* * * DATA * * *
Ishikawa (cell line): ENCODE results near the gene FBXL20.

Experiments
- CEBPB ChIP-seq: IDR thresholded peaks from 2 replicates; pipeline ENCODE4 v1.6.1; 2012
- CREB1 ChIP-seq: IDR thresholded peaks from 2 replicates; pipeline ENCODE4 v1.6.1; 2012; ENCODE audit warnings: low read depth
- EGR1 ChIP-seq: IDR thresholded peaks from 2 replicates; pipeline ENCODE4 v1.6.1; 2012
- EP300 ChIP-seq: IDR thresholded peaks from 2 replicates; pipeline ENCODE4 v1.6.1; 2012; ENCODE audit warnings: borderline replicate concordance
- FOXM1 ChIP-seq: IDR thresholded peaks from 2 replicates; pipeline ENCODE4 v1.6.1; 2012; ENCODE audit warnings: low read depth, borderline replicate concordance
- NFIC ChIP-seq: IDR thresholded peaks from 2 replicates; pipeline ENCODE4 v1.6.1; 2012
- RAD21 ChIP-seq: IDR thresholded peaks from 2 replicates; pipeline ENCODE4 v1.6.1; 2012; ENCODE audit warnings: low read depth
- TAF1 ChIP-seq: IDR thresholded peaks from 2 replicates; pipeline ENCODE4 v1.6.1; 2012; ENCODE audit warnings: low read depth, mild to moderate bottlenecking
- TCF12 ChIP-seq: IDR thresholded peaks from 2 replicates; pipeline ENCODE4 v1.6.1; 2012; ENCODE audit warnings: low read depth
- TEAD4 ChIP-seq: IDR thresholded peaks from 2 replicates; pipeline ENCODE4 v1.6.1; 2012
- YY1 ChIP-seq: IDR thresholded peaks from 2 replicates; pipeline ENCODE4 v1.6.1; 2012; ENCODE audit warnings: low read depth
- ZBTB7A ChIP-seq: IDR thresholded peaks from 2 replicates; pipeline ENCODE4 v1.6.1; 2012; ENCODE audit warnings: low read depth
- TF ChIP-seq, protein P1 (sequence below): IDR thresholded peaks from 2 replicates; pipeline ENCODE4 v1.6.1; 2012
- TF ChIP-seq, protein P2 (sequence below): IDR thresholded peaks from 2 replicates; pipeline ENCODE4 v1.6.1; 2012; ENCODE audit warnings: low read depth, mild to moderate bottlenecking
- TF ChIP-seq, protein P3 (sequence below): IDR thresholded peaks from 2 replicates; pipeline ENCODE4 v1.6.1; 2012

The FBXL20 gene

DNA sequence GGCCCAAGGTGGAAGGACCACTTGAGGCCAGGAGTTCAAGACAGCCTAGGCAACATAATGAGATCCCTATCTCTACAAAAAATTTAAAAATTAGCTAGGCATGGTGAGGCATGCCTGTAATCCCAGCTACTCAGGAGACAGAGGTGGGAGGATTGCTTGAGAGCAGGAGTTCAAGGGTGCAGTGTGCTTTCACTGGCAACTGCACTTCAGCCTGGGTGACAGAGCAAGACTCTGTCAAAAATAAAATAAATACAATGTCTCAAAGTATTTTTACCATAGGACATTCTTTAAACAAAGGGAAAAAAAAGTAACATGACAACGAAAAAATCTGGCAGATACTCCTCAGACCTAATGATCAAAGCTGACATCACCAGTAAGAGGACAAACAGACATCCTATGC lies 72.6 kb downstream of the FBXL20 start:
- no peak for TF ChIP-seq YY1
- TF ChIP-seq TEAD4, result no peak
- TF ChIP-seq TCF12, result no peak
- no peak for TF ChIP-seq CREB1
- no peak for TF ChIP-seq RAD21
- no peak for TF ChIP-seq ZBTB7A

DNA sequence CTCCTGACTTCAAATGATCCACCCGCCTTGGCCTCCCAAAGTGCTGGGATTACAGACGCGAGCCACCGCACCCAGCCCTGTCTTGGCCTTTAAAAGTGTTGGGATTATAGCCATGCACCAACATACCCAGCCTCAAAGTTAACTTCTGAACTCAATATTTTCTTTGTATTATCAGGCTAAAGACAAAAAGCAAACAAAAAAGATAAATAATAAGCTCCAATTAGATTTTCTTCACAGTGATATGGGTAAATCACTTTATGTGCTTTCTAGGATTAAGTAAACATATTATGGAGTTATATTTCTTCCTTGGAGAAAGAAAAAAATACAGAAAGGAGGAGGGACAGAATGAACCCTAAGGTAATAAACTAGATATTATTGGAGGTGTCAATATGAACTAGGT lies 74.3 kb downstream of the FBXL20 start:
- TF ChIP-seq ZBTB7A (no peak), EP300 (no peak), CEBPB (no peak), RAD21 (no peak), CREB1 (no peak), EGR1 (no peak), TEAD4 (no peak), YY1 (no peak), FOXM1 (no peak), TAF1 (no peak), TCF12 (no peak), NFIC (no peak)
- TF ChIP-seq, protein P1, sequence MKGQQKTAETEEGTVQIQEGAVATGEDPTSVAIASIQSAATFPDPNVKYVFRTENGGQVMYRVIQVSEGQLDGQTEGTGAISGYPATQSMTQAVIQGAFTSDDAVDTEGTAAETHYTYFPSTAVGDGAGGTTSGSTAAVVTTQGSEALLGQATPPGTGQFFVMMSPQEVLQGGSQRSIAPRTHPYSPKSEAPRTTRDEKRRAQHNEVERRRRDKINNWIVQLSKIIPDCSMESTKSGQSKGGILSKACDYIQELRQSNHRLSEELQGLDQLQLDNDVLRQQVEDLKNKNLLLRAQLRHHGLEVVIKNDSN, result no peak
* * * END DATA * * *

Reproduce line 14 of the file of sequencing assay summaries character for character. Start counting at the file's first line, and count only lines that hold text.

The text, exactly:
- ZBTB7A ChIP-seq: IDR thresholded peaks from 2 replicates; pipeline ENCODE4 v1.6.1; 2012; ENCODE audit warnings: low read depth